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Financial Independence & Retiring Early with a twist. Andrew's story

Andrew during a five day kayaking trip in Tasmania

I’m fascinated to read how other people have got to financial independence and early retirement.

These stories were the inspiration I was searching for while trying to make my own early retirement decisions. I wanted to know what they did, were they bored, about the money situation and what their family and friends thought. I was looking to perhaps steal some of their ideas and find some confidence and reinforcement for my own plans.

Now over four years into my own early retirement, I still enjoy hearing these stories and I’m also still not above borrowing ideas – we all do things differently and there’s always something to learn.

So I was thrilled when Andrew agreed to share his experience. He’s from Sydney, Australia and we met when I visited the city during my four months of travel in Asia and Australia. We had a wonderful meal with his family and I was delighted to repay his hospitality when he visited us in the French Alps earlier this year, when he first told me about his early retirements plans.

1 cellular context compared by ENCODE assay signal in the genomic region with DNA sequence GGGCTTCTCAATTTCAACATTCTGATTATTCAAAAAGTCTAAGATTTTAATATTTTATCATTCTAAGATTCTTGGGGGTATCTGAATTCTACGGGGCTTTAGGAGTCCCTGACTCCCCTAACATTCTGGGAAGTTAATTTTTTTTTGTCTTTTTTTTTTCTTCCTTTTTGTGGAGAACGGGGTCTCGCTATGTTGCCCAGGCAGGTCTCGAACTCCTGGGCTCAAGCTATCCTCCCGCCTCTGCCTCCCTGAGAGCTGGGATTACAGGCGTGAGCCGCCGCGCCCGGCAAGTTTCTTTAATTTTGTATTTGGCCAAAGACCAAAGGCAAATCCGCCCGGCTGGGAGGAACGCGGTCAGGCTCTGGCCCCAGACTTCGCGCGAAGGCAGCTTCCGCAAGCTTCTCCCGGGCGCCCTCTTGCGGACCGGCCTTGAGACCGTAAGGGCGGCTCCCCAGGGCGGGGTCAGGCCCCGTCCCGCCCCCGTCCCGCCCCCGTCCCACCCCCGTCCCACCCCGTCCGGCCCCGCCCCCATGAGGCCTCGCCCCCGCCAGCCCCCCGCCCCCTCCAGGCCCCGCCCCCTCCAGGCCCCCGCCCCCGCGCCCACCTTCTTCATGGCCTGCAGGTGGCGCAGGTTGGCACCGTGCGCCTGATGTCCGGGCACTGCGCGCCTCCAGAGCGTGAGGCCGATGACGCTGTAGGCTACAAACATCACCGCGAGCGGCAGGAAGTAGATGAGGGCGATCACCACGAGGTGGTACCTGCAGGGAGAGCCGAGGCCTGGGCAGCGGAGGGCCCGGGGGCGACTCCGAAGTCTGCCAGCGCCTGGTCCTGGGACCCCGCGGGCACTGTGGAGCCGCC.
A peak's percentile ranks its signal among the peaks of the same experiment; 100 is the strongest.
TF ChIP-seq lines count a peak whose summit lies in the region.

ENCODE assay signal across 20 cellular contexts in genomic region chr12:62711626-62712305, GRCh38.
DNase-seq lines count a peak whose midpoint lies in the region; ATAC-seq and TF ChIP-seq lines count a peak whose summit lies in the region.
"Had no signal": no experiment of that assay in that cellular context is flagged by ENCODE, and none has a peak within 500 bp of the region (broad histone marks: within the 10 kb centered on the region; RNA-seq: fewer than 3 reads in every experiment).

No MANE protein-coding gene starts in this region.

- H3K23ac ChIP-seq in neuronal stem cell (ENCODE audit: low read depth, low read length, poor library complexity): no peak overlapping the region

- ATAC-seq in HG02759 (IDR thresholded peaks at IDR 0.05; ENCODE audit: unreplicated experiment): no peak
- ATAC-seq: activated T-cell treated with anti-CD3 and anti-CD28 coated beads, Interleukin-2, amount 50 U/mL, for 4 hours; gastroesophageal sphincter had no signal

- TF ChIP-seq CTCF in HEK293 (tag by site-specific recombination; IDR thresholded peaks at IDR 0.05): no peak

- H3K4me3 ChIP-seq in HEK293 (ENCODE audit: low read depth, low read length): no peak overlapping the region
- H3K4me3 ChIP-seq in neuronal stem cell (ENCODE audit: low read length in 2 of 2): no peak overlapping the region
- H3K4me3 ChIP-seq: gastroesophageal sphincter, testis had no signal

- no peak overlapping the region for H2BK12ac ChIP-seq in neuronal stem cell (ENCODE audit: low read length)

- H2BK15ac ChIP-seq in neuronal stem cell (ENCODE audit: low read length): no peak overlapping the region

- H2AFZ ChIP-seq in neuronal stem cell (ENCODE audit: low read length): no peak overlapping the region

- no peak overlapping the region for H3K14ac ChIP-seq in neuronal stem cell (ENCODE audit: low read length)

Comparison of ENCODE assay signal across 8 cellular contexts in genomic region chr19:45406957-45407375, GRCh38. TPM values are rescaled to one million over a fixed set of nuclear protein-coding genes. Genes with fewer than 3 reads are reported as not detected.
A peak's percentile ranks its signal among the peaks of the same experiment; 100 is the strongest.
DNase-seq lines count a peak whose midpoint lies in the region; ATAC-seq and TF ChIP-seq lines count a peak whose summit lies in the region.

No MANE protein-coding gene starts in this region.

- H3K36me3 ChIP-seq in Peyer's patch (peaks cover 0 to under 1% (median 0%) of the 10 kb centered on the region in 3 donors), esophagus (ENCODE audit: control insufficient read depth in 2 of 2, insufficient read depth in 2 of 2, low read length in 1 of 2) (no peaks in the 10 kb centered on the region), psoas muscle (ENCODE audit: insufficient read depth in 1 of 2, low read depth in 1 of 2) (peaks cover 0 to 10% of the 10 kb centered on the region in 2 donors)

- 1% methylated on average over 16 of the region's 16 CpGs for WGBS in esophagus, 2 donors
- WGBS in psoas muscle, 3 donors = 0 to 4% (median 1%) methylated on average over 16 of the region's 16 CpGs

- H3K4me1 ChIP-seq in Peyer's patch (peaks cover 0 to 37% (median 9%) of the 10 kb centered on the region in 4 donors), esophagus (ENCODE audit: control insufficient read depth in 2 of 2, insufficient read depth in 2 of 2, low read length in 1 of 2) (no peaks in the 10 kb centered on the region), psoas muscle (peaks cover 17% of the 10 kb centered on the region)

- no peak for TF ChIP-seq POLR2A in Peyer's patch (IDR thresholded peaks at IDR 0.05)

So, this is Andrew’s retiring early story, with a twist:

Can you tell us a little about yourself?

I’m a 53 year old engineer. Grew up in country Victoria, Australia, moved to Sydney where I met my wife, then moved to Vietnam for 5 years when I was 30. Came back to Sydney to raise two kids who have just finished school. I love keeping fit and doing outdoors stuff, as well as reading your blog!

What did you do as a job?

Initially I was a technical engineer, building things etc. In Vietnam I commissioned a large chemical plant on behalf of Shell. Most recently I was CEO of a company supplying speciality chemicals to the aviation industry.

What made you decide to retire early?

At about age 49, I realised I could afford to stop working. Once I realised this, my motivation to put up with the usual unpleasant aspects of my job disappeared. I was left wondering why I was doing something I didn’t enjoy. It was a difficult decision, I kept a diary about my feelings and it took 2-3 years to finally make the move.